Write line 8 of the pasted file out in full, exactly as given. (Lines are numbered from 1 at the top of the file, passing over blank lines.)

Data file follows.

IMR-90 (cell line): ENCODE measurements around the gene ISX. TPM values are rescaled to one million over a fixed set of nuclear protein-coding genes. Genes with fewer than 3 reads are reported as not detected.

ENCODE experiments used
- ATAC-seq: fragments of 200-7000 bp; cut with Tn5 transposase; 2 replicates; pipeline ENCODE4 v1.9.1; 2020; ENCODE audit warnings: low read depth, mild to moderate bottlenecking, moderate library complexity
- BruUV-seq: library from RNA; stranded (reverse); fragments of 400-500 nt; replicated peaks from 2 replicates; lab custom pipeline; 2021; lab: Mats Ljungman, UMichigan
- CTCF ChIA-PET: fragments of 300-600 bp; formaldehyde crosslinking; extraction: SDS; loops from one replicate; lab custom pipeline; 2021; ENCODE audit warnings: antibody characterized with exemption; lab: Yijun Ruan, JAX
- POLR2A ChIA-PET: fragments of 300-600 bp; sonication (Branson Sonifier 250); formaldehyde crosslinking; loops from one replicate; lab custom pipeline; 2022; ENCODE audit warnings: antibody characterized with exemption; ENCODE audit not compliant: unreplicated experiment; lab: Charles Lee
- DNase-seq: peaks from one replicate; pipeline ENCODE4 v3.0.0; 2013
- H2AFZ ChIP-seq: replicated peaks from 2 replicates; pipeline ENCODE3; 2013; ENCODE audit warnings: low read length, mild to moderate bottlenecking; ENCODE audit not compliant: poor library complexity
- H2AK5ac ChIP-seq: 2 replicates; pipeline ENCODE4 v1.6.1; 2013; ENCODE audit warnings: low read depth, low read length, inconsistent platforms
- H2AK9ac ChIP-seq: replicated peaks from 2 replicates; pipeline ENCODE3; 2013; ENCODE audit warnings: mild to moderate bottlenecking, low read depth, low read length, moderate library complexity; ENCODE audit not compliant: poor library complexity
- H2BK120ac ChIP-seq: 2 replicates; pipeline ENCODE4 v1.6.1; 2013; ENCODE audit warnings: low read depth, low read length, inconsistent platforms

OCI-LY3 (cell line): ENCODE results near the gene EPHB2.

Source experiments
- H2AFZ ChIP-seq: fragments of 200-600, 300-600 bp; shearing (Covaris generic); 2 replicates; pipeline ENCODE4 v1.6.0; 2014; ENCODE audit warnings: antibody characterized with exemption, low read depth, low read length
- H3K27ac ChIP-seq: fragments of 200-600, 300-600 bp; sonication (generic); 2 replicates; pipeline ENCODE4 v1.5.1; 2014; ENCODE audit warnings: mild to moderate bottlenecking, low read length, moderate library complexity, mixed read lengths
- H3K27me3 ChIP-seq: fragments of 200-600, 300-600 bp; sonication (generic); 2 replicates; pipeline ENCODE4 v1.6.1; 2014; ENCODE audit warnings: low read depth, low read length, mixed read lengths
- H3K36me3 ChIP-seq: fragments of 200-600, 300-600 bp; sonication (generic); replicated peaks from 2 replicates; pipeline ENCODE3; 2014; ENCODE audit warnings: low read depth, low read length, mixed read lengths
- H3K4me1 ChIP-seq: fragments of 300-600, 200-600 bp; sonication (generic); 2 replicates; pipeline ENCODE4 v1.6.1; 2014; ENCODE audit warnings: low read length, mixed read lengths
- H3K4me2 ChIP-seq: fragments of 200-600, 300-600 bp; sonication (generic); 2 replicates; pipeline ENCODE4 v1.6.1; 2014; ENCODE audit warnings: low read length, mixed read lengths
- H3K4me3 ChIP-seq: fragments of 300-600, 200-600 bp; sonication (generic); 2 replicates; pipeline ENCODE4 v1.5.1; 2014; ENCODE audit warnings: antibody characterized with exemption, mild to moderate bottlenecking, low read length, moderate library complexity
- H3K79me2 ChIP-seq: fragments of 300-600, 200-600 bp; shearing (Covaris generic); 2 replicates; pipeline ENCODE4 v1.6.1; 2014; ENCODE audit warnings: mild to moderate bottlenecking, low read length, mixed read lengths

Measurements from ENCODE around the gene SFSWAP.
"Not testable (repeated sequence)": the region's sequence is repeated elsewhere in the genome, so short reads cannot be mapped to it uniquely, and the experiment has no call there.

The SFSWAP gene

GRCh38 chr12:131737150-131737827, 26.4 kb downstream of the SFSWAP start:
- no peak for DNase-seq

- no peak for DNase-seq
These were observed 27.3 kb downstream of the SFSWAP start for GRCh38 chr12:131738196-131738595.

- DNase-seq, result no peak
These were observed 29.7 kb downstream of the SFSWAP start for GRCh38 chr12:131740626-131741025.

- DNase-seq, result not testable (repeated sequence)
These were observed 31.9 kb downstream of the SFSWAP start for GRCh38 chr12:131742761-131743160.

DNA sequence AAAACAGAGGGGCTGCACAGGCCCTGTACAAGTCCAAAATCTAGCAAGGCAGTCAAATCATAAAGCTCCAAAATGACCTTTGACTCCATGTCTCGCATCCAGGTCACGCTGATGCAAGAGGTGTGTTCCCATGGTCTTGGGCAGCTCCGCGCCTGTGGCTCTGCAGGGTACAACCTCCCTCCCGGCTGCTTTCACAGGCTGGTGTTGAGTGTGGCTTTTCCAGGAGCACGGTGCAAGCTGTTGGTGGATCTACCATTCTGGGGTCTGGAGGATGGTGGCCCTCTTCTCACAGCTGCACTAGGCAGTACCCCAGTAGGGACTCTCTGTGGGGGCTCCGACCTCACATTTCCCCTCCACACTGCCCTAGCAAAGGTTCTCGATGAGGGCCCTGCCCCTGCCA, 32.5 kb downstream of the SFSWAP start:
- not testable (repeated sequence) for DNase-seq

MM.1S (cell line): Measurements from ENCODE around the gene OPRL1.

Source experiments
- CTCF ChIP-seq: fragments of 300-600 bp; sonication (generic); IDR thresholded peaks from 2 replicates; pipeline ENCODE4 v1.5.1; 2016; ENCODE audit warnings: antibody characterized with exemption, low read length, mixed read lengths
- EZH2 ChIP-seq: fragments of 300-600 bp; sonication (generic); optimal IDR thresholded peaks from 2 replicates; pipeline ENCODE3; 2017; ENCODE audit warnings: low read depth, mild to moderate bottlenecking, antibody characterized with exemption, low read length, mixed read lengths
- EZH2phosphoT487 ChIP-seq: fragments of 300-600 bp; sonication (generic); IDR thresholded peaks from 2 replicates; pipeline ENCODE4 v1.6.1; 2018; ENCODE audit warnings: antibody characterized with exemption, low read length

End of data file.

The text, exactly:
- H2AFZ ChIP-seq: replicated peaks from 2 replicates; pipeline ENCODE3; 2013; ENCODE audit warnings: low read length, mild to moderate bottlenecking; ENCODE audit not compliant: poor library complexity